Synthetic Worlds: The Business and Culture of Online Games

By Edward Castronova | Go to book overview

3
THE MECHANICS
OF WORLD-MAKING

This book has thus far made the case that something new and of more than passing interest is happening in the area of video games. The bizarre behaviors and experiences that have become typical within online games are somewhat worthy of note, but they seem to deserve more serious attention when we realize that, by 2004, they’ve become part of the normal lives of at least 10 million people around the world. Analysts expect that number to rise rapidly for at least the next few years, and it may go on growing after that. One possible limitation on growth might be that the demand for these spaces might dry up at some point. But what if, as discussed toward the end of the last chapter, the synthetic world can really be seen as a substitute for the real world, one that might well have superior features, in some cases, and for some people? We don’t know how many people might find the synthetic world to be better, but it might be quite a few; the historical pattern has been that each new innovation in immersive quality has led to a leap in its population. And so we cannot rely with any confidence on a prediction of slackening demand. Put simply, if we could all live in a world that came closer to our fantasies than this world, how many would resist the temptation to do it?

The last chapter also assumed that those worlds of fantasy would eventually come online, brought to us by the new technologies that are the subject of this chapter. That claim needs to be examined very carefully. It seems likely in the short term that the makers of virtual worlds will become established as a substantial global industry. And that industry will certainly attempt to meet whatever the demand may be for more and different and better worlds. Whatever is the palette of experiences that people request, one can be fairly confident that a competitive industry will be able to provide it. One might conclude from this that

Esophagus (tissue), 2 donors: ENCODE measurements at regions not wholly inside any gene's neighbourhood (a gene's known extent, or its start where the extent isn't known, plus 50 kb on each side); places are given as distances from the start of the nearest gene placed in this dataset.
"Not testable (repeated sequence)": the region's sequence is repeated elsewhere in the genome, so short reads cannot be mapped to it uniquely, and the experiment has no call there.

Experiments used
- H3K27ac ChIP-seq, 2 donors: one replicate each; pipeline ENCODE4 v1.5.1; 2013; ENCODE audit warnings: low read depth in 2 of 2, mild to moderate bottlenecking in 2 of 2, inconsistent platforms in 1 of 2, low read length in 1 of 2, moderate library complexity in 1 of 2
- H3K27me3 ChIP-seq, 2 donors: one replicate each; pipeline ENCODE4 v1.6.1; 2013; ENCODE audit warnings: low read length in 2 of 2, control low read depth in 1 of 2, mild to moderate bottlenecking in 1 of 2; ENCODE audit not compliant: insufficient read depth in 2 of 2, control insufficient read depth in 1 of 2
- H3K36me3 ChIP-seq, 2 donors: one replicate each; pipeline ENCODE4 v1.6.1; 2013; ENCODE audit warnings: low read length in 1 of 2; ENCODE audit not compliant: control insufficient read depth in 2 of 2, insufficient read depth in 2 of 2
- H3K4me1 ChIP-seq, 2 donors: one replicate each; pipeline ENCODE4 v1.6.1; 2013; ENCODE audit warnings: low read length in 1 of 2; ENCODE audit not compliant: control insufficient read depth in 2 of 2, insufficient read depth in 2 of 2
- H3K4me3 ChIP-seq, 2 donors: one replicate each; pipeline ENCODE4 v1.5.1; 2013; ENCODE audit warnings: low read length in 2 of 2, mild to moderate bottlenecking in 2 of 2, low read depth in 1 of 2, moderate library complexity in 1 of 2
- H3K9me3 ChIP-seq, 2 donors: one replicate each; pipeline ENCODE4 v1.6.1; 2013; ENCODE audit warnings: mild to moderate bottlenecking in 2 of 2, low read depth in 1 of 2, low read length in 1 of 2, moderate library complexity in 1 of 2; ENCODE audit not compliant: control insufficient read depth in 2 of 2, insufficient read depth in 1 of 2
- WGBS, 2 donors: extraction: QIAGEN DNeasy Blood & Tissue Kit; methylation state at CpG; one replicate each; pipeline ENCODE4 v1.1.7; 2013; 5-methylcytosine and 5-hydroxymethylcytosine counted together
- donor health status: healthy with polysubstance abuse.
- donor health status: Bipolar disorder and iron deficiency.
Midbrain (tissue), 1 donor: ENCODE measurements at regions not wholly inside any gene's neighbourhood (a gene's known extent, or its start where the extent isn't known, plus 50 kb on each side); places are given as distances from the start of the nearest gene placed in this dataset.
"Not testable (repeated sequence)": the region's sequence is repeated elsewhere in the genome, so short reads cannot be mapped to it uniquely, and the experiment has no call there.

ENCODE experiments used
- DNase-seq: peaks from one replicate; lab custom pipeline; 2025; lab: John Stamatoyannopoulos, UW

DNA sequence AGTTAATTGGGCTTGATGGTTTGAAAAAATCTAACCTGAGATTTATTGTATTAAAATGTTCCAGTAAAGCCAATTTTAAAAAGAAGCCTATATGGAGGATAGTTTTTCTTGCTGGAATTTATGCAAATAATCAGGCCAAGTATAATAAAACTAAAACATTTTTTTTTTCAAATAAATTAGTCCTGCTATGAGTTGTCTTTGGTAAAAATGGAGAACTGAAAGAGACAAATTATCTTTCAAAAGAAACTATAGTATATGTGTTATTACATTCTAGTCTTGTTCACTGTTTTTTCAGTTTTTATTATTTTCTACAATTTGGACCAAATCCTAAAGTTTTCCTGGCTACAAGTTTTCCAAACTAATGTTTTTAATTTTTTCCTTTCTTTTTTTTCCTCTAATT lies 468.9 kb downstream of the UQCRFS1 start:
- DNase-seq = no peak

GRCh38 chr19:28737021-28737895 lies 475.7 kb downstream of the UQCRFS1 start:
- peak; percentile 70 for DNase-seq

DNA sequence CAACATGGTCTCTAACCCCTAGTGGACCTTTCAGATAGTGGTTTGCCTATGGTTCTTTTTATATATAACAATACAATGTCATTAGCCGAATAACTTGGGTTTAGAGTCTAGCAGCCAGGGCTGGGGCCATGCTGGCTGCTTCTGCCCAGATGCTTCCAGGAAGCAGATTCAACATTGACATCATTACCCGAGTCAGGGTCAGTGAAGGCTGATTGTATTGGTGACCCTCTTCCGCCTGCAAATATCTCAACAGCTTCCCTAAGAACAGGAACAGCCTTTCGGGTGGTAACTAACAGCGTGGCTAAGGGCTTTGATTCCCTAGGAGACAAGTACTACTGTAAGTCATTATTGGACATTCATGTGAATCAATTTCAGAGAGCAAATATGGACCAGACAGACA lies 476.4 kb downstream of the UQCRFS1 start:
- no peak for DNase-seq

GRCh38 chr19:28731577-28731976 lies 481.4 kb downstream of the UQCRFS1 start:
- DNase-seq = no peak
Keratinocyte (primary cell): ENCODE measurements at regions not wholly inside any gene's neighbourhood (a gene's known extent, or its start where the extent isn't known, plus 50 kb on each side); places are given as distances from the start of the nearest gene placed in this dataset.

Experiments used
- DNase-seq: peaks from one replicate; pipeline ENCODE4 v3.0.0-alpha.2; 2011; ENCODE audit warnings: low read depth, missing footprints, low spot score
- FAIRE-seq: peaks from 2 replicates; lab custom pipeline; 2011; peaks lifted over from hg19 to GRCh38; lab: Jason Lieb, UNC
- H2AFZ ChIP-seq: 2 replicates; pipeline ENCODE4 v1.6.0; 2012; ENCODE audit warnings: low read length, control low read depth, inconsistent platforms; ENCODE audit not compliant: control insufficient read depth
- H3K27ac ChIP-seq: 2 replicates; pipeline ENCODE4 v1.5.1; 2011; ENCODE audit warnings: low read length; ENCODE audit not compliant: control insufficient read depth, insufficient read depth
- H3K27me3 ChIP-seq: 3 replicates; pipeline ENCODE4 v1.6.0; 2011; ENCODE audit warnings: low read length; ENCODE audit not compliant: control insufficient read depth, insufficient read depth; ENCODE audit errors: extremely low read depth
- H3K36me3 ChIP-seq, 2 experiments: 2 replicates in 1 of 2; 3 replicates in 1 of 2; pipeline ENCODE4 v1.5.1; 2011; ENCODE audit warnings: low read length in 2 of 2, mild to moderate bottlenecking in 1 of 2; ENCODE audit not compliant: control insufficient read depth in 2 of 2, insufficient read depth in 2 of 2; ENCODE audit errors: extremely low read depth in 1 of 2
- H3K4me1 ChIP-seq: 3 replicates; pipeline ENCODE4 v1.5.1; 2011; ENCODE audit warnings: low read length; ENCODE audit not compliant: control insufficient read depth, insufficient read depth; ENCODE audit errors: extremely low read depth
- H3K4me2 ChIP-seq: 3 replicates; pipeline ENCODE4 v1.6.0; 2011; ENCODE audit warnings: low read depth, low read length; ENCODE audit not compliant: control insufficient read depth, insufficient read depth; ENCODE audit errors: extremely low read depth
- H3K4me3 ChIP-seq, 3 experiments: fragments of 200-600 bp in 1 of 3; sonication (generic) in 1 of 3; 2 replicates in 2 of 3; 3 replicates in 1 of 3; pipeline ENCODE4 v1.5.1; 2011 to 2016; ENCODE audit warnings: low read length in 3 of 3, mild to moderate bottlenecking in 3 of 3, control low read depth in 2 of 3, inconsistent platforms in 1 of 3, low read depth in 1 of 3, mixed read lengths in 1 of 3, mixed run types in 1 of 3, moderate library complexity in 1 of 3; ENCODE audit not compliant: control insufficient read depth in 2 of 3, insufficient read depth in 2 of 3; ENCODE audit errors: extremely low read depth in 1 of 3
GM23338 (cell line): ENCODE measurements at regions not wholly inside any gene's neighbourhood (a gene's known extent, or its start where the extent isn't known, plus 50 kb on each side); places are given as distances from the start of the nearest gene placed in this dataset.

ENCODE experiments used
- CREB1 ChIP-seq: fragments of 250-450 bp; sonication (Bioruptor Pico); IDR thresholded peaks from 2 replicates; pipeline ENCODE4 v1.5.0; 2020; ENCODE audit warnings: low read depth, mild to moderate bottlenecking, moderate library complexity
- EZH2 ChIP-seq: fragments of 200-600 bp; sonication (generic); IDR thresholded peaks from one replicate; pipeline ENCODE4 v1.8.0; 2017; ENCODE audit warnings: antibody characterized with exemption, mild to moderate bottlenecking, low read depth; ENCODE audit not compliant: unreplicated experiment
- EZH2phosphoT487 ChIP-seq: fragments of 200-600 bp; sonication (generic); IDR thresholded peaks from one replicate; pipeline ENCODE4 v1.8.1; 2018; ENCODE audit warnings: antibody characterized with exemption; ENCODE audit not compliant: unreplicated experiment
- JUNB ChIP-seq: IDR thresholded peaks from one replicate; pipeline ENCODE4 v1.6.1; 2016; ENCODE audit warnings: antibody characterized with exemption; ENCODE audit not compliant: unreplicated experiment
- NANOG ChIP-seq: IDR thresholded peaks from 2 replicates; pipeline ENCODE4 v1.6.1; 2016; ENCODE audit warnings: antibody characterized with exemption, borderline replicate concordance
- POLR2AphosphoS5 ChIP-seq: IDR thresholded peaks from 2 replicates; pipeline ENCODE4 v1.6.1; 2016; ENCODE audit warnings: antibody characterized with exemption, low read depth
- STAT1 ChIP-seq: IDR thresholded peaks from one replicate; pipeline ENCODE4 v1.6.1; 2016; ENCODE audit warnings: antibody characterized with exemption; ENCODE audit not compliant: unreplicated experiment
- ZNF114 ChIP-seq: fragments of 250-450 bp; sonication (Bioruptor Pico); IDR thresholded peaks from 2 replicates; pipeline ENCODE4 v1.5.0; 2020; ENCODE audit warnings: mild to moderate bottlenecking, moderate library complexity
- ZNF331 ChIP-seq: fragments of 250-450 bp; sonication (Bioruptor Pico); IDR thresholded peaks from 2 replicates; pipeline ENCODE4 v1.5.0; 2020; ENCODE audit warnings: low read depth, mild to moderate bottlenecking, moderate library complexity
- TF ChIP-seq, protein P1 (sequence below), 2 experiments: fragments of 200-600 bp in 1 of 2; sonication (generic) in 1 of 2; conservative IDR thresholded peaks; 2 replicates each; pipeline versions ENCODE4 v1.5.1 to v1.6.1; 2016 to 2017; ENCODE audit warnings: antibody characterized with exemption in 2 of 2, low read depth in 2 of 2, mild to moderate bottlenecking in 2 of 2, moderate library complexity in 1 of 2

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Synthetic Worlds: The Business and Culture of Online Games
Table of contents

Table of contents

  • Title Page iii
  • Contents vii
  • Acknowledgments ix
  • Introduction: The Changing Meaning of Play 1
  • Part I - The Synthetic World: a Tour 27
  • 1: Daily Life on a Synthetic Earth 29
  • 2: The User 51
  • 3: The Mechanics of World-Making 79
  • 4: Emergent Culture: Institutions Within Synthetic Reality 100
  • 5: The Business of World-Making 126
  • Part II - When Boundaries Fade 145
  • 6: The Almost-Magic Circle 147
  • 7: Free Commerce 161
  • 8: The Economics of Fun: Behavior and Design 170
  • 9: Governance 205
  • 10: Topographies of Terror 227
  • 11: Toxic Immersion and Internal Security 236
  • Part III - Threats and Opportunities 247
  • 12: Implications and Policies 249
  • 13: Into the Age of Wonder 267
  • Appendix: A Digression on Virtual Reality 285
  • Notes 295
  • References 311
  • Index 319
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